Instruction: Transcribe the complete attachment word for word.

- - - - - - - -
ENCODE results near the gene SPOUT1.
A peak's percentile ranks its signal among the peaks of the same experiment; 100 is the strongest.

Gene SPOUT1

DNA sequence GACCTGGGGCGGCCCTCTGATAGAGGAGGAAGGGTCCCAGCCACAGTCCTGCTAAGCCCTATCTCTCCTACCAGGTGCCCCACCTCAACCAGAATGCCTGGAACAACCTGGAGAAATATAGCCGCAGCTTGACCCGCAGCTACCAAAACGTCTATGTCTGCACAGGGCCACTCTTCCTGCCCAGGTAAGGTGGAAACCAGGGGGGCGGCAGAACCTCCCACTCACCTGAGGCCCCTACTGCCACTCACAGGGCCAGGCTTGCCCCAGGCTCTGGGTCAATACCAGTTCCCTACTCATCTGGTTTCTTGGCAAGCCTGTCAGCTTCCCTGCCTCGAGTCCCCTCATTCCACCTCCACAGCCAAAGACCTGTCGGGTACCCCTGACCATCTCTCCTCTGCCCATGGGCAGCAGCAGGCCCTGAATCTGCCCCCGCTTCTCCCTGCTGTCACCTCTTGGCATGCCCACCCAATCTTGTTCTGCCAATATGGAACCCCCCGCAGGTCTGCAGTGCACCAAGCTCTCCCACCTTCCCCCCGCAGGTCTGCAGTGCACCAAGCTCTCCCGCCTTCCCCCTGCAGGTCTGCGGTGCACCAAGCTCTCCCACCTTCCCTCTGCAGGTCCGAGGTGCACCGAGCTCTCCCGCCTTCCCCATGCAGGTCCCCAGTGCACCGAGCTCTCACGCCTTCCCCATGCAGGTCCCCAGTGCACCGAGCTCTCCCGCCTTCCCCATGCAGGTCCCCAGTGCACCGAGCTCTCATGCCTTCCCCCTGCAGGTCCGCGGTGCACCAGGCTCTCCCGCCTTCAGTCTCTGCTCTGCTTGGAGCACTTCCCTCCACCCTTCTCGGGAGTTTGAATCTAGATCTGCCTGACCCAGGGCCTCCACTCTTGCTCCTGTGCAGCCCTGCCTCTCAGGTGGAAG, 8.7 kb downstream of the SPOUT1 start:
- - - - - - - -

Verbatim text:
ENCODE results near the gene SPOUT1.
A peak's percentile ranks its signal among the peaks of the same experiment; 100 is the strongest.

Gene SPOUT1

DNA sequence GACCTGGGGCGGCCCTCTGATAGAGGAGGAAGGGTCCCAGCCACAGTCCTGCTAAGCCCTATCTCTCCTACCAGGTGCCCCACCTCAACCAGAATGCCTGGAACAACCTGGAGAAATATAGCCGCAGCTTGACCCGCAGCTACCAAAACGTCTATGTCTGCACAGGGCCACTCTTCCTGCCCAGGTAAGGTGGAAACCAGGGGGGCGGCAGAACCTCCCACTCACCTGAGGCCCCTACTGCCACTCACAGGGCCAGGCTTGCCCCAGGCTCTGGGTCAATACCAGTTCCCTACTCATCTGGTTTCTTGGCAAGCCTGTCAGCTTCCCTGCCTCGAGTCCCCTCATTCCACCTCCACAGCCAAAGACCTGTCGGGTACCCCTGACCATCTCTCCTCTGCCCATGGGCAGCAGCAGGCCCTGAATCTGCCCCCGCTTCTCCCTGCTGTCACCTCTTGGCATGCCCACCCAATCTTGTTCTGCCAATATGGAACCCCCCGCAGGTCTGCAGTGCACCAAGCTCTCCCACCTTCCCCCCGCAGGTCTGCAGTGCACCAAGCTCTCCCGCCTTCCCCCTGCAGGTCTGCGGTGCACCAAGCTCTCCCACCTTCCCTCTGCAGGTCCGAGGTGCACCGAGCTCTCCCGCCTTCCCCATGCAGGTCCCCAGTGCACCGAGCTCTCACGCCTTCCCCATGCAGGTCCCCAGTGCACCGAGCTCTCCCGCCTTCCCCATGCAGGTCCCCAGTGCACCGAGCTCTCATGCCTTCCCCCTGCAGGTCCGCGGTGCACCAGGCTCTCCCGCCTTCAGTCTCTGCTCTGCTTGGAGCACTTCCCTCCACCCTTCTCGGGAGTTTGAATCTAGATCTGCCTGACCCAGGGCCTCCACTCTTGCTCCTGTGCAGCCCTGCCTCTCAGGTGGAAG, 8.7 kb downstream of the SPOUT1 start: